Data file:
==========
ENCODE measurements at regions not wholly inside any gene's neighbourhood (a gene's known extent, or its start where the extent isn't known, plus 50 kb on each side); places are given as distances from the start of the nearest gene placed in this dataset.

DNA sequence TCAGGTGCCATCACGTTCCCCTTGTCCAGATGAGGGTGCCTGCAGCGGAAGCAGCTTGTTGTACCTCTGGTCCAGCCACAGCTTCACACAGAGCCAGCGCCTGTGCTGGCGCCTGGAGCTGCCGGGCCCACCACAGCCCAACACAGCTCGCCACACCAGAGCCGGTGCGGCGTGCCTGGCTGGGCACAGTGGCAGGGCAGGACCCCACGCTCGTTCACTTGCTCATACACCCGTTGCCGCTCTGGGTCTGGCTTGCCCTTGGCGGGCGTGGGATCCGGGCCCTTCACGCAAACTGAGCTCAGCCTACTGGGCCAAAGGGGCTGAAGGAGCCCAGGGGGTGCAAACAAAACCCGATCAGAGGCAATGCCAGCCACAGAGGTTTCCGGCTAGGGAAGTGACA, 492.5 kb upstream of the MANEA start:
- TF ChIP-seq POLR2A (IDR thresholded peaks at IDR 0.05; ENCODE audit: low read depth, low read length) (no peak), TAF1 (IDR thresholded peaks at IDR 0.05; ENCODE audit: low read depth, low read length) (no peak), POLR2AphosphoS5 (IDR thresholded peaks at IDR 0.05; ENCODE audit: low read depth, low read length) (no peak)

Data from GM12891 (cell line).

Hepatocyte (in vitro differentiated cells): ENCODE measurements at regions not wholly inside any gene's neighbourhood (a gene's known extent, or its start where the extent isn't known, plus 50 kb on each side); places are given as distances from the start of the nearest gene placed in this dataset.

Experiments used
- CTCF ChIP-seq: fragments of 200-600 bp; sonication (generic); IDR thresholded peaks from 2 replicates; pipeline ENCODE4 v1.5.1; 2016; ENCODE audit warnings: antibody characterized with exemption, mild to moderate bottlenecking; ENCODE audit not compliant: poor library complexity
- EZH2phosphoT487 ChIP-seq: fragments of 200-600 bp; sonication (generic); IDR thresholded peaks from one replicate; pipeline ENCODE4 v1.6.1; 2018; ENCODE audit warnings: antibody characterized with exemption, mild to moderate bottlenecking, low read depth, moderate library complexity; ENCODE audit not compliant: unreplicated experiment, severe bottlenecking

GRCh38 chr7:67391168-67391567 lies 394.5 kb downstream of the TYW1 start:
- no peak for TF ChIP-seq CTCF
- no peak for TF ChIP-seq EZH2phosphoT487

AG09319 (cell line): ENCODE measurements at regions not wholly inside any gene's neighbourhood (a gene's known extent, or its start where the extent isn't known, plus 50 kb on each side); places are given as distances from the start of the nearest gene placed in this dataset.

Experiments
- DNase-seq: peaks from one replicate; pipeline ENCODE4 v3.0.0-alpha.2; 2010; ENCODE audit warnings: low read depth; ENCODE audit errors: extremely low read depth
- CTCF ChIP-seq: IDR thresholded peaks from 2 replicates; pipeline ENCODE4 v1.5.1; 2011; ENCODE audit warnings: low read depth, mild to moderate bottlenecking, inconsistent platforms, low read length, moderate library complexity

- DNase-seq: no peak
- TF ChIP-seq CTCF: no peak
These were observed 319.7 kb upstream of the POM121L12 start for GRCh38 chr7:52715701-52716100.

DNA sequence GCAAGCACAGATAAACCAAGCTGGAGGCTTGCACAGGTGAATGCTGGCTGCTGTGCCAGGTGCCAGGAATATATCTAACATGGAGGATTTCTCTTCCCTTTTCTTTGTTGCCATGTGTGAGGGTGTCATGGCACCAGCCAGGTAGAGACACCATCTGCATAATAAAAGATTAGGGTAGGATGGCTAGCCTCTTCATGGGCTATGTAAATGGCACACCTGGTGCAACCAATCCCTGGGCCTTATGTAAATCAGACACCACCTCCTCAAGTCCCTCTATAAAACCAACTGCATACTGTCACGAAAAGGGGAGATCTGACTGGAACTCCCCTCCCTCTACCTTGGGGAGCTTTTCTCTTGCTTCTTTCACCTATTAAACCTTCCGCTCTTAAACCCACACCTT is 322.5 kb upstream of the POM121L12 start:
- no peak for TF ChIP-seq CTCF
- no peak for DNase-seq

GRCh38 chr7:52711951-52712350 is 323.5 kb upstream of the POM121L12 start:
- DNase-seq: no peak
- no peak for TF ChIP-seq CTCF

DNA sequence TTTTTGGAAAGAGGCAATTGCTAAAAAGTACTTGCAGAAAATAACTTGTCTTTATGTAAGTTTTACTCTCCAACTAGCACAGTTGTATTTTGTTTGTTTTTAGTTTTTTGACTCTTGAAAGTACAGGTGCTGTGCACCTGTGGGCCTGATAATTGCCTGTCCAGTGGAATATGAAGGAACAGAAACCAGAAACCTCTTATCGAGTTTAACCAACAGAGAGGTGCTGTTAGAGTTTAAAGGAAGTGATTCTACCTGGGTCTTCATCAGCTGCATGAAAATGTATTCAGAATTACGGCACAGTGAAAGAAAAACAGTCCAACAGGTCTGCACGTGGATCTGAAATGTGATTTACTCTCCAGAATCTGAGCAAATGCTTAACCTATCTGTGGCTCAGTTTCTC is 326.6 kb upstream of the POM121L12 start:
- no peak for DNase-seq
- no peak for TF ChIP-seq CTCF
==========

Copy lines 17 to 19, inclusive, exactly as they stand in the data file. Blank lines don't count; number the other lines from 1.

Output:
- TF ChIP-seq CTCF: no peak
These were observed 319.7 kb upstream of the POM121L12 start for GRCh38 chr7:52715701-52716100.

DNA sequence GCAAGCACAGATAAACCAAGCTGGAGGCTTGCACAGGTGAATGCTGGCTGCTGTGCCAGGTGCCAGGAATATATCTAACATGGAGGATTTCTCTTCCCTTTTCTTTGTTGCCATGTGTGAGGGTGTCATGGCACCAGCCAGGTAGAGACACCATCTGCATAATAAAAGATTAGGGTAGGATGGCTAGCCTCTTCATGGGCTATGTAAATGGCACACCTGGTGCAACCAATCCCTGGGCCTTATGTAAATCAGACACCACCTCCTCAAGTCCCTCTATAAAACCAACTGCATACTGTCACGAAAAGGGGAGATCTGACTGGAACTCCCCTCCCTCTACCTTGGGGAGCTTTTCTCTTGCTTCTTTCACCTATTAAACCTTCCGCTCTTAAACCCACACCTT is 322.5 kb upstream of the POM121L12 start: